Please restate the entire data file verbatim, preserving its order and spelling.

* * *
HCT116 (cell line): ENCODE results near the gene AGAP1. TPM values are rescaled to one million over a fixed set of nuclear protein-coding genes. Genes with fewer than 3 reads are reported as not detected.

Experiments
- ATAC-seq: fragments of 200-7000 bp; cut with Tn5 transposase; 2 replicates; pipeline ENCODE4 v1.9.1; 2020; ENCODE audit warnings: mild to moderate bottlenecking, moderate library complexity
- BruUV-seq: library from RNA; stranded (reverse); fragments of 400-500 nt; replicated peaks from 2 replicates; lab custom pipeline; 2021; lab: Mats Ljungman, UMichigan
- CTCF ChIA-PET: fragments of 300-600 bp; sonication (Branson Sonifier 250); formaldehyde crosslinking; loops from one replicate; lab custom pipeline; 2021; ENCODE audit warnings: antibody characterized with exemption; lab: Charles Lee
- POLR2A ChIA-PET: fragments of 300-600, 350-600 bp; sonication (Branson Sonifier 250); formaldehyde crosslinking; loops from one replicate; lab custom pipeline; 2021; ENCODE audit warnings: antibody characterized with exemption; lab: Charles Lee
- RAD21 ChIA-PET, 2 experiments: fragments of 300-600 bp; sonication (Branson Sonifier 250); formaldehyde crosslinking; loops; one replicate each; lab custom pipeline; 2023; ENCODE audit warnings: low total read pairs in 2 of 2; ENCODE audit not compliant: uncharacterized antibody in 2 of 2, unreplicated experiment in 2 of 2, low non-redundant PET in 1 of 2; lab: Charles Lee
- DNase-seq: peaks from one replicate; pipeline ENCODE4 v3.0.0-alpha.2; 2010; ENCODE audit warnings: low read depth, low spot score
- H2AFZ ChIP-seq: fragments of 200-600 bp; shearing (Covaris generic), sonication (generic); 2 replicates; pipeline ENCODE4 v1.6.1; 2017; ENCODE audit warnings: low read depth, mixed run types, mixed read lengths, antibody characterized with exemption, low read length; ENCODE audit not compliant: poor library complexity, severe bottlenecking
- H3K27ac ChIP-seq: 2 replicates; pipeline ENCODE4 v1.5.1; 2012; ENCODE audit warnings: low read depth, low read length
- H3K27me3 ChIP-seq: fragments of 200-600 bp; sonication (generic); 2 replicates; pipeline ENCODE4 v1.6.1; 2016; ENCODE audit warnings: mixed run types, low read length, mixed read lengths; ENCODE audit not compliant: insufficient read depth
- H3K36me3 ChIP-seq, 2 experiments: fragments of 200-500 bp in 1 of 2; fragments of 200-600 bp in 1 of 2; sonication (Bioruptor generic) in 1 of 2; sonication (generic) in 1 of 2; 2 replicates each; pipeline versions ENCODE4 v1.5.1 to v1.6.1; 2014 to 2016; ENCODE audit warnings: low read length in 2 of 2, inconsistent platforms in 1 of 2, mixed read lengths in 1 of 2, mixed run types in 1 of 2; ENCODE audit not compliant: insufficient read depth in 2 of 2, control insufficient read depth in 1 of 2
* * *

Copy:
HCT116 (cell line): ENCODE results near the gene AGAP1. TPM values are rescaled to one million over a fixed set of nuclear protein-coding genes. Genes with fewer than 3 reads are reported as not detected.

Experiments
- ATAC-seq: fragments of 200-7000 bp; cut with Tn5 transposase; 2 replicates; pipeline ENCODE4 v1.9.1; 2020; ENCODE audit warnings: mild to moderate bottlenecking, moderate library complexity
- BruUV-seq: library from RNA; stranded (reverse); fragments of 400-500 nt; replicated peaks from 2 replicates; lab custom pipeline; 2021; lab: Mats Ljungman, UMichigan
- CTCF ChIA-PET: fragments of 300-600 bp; sonication (Branson Sonifier 250); formaldehyde crosslinking; loops from one replicate; lab custom pipeline; 2021; ENCODE audit warnings: antibody characterized with exemption; lab: Charles Lee
- POLR2A ChIA-PET: fragments of 300-600, 350-600 bp; sonication (Branson Sonifier 250); formaldehyde crosslinking; loops from one replicate; lab custom pipeline; 2021; ENCODE audit warnings: antibody characterized with exemption; lab: Charles Lee
- RAD21 ChIA-PET, 2 experiments: fragments of 300-600 bp; sonication (Branson Sonifier 250); formaldehyde crosslinking; loops; one replicate each; lab custom pipeline; 2023; ENCODE audit warnings: low total read pairs in 2 of 2; ENCODE audit not compliant: uncharacterized antibody in 2 of 2, unreplicated experiment in 2 of 2, low non-redundant PET in 1 of 2; lab: Charles Lee
- DNase-seq: peaks from one replicate; pipeline ENCODE4 v3.0.0-alpha.2; 2010; ENCODE audit warnings: low read depth, low spot score
- H2AFZ ChIP-seq: fragments of 200-600 bp; shearing (Covaris generic), sonication (generic); 2 replicates; pipeline ENCODE4 v1.6.1; 2017; ENCODE audit warnings: low read depth, mixed run types, mixed read lengths, antibody characterized with exemption, low read length; ENCODE audit not compliant: poor library complexity, severe bottlenecking
- H3K27ac ChIP-seq: 2 replicates; pipeline ENCODE4 v1.5.1; 2012; ENCODE audit warnings: low read depth, low read length
- H3K27me3 ChIP-seq: fragments of 200-600 bp; sonication (generic); 2 replicates; pipeline ENCODE4 v1.6.1; 2016; ENCODE audit warnings: mixed run types, low read length, mixed read lengths; ENCODE audit not compliant: insufficient read depth
- H3K36me3 ChIP-seq, 2 experiments: fragments of 200-500 bp in 1 of 2; fragments of 200-600 bp in 1 of 2; sonication (Bioruptor generic) in 1 of 2; sonication (generic) in 1 of 2; 2 replicates each; pipeline versions ENCODE4 v1.5.1 to v1.6.1; 2014 to 2016; ENCODE audit warnings: low read length in 2 of 2, inconsistent platforms in 1 of 2, mixed read lengths in 1 of 2, mixed run types in 1 of 2; ENCODE audit not compliant: insufficient read depth in 2 of 2, control insufficient read depth in 1 of 2